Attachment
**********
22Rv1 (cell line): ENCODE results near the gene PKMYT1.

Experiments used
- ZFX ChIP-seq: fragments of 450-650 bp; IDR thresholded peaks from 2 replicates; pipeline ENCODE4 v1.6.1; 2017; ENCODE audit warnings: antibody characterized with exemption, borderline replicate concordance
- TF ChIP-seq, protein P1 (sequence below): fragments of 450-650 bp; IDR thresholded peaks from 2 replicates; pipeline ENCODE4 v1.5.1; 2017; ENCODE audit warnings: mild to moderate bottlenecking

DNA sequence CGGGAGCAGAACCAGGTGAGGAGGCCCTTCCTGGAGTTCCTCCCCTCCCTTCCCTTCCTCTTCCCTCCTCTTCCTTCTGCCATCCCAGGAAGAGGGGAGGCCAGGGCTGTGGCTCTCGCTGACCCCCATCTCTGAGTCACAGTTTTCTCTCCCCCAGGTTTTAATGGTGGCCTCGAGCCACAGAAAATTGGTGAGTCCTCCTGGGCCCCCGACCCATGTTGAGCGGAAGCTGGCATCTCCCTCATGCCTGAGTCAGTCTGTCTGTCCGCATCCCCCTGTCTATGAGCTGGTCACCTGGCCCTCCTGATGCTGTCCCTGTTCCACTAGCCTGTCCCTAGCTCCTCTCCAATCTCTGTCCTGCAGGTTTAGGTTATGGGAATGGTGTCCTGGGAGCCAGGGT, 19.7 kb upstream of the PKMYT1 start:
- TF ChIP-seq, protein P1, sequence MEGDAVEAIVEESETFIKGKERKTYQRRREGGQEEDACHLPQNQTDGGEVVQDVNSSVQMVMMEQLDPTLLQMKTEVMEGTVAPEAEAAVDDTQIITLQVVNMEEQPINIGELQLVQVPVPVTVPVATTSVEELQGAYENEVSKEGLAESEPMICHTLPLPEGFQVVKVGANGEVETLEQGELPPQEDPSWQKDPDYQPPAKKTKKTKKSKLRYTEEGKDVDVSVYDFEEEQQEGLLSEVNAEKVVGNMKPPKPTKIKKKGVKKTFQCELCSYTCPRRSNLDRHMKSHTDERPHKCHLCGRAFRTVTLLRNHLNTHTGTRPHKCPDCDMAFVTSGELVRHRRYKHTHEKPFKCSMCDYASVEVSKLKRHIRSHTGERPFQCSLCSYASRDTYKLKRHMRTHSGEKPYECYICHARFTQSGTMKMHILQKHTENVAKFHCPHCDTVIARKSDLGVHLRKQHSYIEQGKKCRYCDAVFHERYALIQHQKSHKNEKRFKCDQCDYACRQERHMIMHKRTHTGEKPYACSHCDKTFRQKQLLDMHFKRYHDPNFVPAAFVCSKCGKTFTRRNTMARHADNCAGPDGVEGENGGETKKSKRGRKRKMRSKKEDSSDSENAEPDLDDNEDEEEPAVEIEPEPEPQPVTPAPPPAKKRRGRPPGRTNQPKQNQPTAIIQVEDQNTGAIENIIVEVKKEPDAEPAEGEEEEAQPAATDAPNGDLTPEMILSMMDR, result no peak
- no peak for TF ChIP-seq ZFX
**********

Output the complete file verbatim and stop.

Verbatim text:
22Rv1 (cell line): ENCODE results near the gene PKMYT1.

Experiments used
- ZFX ChIP-seq: fragments of 450-650 bp; IDR thresholded peaks from 2 replicates; pipeline ENCODE4 v1.6.1; 2017; ENCODE audit warnings: antibody characterized with exemption, borderline replicate concordance
- TF ChIP-seq, protein P1 (sequence below): fragments of 450-650 bp; IDR thresholded peaks from 2 replicates; pipeline ENCODE4 v1.5.1; 2017; ENCODE audit warnings: mild to moderate bottlenecking

DNA sequence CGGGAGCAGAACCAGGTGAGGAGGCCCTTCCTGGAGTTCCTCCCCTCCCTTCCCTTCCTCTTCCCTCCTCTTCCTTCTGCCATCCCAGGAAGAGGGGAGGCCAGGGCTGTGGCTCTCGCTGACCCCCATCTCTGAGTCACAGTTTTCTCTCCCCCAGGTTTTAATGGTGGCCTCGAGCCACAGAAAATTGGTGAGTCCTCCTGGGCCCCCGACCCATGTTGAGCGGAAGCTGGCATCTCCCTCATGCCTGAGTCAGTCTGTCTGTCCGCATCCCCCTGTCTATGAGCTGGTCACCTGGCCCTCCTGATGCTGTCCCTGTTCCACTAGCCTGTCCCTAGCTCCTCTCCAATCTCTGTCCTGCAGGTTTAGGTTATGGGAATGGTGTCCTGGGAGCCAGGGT, 19.7 kb upstream of the PKMYT1 start:
- TF ChIP-seq, protein P1, sequence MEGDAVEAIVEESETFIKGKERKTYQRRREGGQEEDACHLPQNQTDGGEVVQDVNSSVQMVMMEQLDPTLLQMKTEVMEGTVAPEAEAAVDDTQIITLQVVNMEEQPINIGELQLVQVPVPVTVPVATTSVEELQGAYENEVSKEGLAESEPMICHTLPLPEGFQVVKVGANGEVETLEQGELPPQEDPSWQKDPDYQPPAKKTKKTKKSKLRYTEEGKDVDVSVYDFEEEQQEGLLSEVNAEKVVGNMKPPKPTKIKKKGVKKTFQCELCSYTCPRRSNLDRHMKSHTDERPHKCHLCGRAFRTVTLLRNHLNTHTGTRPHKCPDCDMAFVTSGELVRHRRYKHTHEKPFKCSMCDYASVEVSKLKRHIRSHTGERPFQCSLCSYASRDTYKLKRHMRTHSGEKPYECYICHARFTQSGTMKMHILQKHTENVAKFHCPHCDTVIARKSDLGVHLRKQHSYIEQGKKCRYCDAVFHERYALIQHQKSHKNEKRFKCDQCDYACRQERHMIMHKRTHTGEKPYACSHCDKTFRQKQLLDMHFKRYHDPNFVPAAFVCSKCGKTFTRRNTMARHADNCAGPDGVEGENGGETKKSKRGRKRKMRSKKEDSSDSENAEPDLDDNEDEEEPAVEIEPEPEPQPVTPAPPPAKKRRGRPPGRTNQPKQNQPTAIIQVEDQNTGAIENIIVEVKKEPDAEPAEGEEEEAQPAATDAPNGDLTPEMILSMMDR, result no peak
- no peak for TF ChIP-seq ZFX